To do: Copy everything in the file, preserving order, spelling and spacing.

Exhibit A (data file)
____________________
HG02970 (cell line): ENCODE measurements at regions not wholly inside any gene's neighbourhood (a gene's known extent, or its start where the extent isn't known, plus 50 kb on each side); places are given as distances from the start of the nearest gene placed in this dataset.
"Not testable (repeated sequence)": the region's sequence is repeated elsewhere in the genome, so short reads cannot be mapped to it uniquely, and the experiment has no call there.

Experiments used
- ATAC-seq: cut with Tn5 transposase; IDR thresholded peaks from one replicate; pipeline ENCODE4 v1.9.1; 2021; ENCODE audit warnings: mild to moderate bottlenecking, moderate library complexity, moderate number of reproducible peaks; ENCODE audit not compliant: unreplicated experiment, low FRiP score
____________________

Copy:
HG02970 (cell line): ENCODE measurements at regions not wholly inside any gene's neighbourhood (a gene's known extent, or its start where the extent isn't known, plus 50 kb on each side); places are given as distances from the start of the nearest gene placed in this dataset.
"Not testable (repeated sequence)": the region's sequence is repeated elsewhere in the genome, so short reads cannot be mapped to it uniquely, and the experiment has no call there.

Experiments used
- ATAC-seq: cut with Tn5 transposase; IDR thresholded peaks from one replicate; pipeline ENCODE4 v1.9.1; 2021; ENCODE audit warnings: mild to moderate bottlenecking, moderate library complexity, moderate number of reproducible peaks; ENCODE audit not compliant: unreplicated experiment, low FRiP score